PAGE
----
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Soc Biol. 1995 Spring-Summer;42(1-2):50-64.

Effects of gender, birth order, and other correlates on childhood mortality in China.

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East-West Center Program on Population, Honolulu, Hawaii 96848, USA.


Using data from the 1988 Two-Per-Thousand Survey of Fertility and Birth Control, this paper examines the effects of gender, birth order, and other correlates of childhood mortality in China. Controlling for family-level factors, childhood mortality is found to be associated with the child's gender and birth order. Among firstborn children the difference between male and female childhood mortality is not statistically significant, but among others, female children between ages 1 and 5 experience higher mortality than male children. Childhood mortality is slightly higher for children who have older brothers only than for those who have older sisters only, and it is highest for those who have both older brothers and sisters. Other factors affecting childhood mortality in China include mortality of older siblings, birth interval, urban/rural residence, mother's level of education, and mother's occupation. All interactive effects between gender and family-level characteristics are found to be statistically insignificant.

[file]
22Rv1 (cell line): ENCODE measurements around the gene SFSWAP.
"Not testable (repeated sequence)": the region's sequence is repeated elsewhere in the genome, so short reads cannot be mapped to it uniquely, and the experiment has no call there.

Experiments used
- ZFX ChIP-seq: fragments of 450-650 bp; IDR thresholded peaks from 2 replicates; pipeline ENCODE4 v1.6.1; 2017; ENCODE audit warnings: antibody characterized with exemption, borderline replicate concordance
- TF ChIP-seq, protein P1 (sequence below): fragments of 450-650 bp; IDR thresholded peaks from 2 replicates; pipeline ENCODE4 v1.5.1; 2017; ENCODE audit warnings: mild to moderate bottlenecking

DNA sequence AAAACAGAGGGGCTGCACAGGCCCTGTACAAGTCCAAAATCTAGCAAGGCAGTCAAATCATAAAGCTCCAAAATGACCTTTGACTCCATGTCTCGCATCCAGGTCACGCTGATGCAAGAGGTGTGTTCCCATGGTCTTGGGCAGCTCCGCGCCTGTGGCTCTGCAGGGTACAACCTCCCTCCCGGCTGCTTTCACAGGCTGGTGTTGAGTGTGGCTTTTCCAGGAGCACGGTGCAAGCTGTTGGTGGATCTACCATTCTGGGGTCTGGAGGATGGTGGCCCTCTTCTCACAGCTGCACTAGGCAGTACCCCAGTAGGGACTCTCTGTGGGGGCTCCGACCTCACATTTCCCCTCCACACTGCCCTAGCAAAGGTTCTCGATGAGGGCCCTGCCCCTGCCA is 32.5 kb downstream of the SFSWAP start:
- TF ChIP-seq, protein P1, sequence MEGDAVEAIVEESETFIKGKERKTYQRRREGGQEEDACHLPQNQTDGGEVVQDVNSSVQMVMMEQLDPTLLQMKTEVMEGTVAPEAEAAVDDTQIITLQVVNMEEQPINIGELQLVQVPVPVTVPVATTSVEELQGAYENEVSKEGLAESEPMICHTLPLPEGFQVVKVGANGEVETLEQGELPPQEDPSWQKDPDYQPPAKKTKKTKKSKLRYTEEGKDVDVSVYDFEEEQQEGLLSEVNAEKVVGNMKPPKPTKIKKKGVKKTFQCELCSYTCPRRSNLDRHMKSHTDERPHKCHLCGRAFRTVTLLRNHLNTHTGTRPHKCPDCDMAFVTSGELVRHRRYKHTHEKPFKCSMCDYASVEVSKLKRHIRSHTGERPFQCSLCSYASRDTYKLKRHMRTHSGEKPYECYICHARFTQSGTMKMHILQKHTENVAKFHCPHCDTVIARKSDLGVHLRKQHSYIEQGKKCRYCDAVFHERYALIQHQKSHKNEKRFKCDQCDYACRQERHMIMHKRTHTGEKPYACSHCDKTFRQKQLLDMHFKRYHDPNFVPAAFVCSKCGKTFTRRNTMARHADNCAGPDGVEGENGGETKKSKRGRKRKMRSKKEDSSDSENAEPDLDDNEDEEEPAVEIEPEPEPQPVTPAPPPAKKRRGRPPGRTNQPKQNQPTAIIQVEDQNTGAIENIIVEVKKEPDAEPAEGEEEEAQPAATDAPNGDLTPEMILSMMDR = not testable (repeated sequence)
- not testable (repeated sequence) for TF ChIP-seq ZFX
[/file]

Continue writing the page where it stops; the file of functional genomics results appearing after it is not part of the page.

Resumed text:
Life table analysis of birth intervals and child survival in China reveals that discrimination against females is not apparent for first born children. Discrimination against females after the first child is generally uniform among different socioeconomic groups. Attitude change and changes in societal norms are expected to have the greatest impact on elimination of gender discrimination in China. Childbearing in China follows a pattern of a strong desire for at least one son and a small family. After the birth of a female child, the probability of having a short birth interval and having a next birth is much higher. The leading causes of death among children aged under 15 years are considered preventable and a result of the quality of parental care, such as shortened breast feeding periods among female infants. Female discrimination appears to start with second daughters. Both male and female first children are valued. Tests of covariance and the observed gender difference in child mortality departing from the usual male/female ratio confirm this finding. Mortality is lowest among children who have older sisters. Proportional hazard models reveal that all of the family level factors (urban residence, mother's education, and mother's occupation) are statistically significant in explaining differential childhood mortality. Differences in childhood mortality by gender are greater for higher birth order children. The sex ratio of mortality varies by birth order and age of children. Data were obtained from China's 1988 Two-Per-Thousand Survey of Fertility and Birth Control among almost 500,000 ever married women aged 15-57 years.

[Indexed for MEDLINE]

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